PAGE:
As always, your Florida living trust attorney can review the circumstances and explore the available options that suit you and your family best.
Determine Distribution Instructions
Every Florida living trust must contain instructions and conditions for the distribution of assets and funds.
Although assets can be distributed directly out of the trust like they are with a will, they can also be distributed over time or under specific conditions – such as birthdays or college graduations.
You can also set guidelines over the earnings of assets and the share of trust income.
You have the freedom here to decide how much power the Trustee has, which may have a big impact on the beneficiaries.
Limitations may be beneficial if a beneficiary has debt issues or an addiction that could see lump-sum distribution have a negative impact.
Create the Trust Document
Once you’ve taken the steps above, it’s time to create the legal document that will establish your Florida living trust.
At this point, it is extremely important to have a Florida estate planning attorney’s assistance. You need to make sure the wording is clear to understand and in line with Florida living trust laws.
One mistake could put your family’s wealth at risk of creditors, estate taxes or mismanagement. Don’t make that mistake.
There are many online programs available but always come with an inherent risk of not being reviewed by a legal expert.
Sign the Trust Document
Signing the document must be made in front of a notary public. This act will effectively activate the Florida living trust, protecting your wealth even after your death.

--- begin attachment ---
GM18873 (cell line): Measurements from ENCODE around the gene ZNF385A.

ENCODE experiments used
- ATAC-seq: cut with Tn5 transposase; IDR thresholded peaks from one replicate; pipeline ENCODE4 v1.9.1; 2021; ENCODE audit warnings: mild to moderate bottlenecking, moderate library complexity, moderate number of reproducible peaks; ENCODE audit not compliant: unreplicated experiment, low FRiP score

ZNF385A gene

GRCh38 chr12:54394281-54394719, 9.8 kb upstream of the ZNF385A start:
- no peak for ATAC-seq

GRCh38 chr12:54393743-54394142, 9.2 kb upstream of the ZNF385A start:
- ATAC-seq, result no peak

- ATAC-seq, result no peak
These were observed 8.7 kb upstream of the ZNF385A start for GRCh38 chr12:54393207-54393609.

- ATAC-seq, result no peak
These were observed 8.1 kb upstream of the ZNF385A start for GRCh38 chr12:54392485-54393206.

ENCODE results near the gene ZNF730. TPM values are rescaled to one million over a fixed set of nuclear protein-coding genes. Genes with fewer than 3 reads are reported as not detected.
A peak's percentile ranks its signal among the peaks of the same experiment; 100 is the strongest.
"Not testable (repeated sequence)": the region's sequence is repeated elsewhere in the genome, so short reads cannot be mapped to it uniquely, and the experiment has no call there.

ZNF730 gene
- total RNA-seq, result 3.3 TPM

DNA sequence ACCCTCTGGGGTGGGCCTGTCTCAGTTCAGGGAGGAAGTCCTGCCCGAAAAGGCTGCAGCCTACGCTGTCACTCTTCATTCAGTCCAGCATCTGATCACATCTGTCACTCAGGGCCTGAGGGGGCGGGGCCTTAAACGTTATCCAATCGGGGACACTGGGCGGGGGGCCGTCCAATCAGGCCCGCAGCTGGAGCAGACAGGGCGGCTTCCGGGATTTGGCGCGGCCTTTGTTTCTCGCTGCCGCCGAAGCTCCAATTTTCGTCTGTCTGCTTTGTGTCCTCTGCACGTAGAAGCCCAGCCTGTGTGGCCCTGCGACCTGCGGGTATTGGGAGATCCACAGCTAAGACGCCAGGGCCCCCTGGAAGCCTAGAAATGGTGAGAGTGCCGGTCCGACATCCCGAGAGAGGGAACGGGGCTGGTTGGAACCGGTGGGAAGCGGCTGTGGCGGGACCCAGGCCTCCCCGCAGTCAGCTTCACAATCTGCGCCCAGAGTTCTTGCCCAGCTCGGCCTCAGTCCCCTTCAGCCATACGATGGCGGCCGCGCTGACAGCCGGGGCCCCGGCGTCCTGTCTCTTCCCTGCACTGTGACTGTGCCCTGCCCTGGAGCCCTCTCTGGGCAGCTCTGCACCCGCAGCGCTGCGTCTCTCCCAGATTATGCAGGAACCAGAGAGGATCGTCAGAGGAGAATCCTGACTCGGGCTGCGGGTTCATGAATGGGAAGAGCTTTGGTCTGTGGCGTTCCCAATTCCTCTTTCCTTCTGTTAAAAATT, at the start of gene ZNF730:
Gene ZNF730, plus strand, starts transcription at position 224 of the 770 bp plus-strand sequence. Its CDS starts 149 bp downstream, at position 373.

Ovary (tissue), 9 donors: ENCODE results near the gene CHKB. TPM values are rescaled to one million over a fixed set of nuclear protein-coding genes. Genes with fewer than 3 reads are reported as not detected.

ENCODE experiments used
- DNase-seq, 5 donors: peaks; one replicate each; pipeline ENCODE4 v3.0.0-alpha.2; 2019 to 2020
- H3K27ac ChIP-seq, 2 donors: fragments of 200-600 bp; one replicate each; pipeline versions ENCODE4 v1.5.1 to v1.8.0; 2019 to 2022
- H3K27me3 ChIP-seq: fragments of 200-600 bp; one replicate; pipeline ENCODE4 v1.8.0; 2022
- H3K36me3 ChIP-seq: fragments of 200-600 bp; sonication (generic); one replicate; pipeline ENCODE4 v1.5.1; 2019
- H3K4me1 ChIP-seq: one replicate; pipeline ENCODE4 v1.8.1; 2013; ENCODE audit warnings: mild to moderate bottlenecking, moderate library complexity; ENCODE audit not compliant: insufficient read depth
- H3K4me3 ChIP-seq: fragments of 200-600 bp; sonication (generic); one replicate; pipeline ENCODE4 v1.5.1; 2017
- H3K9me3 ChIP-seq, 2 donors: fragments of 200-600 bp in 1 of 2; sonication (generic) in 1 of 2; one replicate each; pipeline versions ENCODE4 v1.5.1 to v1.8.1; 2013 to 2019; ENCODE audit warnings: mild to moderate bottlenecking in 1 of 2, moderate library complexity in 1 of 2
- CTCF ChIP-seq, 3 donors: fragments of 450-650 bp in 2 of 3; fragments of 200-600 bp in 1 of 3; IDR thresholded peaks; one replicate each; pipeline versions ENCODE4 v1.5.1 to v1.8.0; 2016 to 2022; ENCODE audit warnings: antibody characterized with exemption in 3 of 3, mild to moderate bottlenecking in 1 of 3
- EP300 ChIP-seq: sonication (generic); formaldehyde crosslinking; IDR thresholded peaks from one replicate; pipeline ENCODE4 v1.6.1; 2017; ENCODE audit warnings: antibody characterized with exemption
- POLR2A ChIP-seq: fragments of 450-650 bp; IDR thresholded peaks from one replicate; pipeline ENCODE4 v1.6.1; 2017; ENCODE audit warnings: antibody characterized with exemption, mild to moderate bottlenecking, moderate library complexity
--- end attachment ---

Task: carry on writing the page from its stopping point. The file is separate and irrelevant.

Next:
Maintaining Your Living Trust
Once you’ve set up a Florida living trust, you must maintain it. That means titling newly acquired property to the trust and updating conditions as your family tree and circumstances change.
Failure to do so may result in, for example, a new pool of assets requiring probate, a Trustee no longer being available or a new grandchild being left out of the Trust.
Do I Need a Florida Living Trust?
Florida living trusts are not exclusively for the rich. Anyone can benefit from one.
However, the size of your estate and the circumstances of your family will be the key considerations.
If your estate is less than $75,000 then you may be able to enjoy Florida’s simplified probate process through a will. However, even then you should still talk to a Florida living trust attorney to see which solution is right for you and your family.
Estate planning is rife with complicated catches and loopholes that could put your family’s wealth at risk if not properly assessed.
Living Trusts vs Wills
|Allows Revisions||Yes, if revocable||Yes|
|Requires a Notary||Yes||No|
|Names Guardians for Children||No||Yes|
|Names an Executor||No||Yes|
|Requires a Trustee||Yes||No|
|Can Distribute Assets Progressively and Under Set Conditions||Yes||No|
Contact a Florida Living Trust Attorney
If you want to set up a Florida living trust, you should contact a Florida living trust attorney as soon as possible. Doing so will allow you to make a water-tight document that protects your family’s wealth.
Battaglia, Ross, Dicus & McQuaid, P.A. is U.S. News and World Reports Tier 1 law firm in Florida, specializing in Estate Planning & Probate since 1958. With award-winning experienced attorneys, they can help you start and complete any trust creation process.
Schedule a free consultation today to get started or to get any questions answered.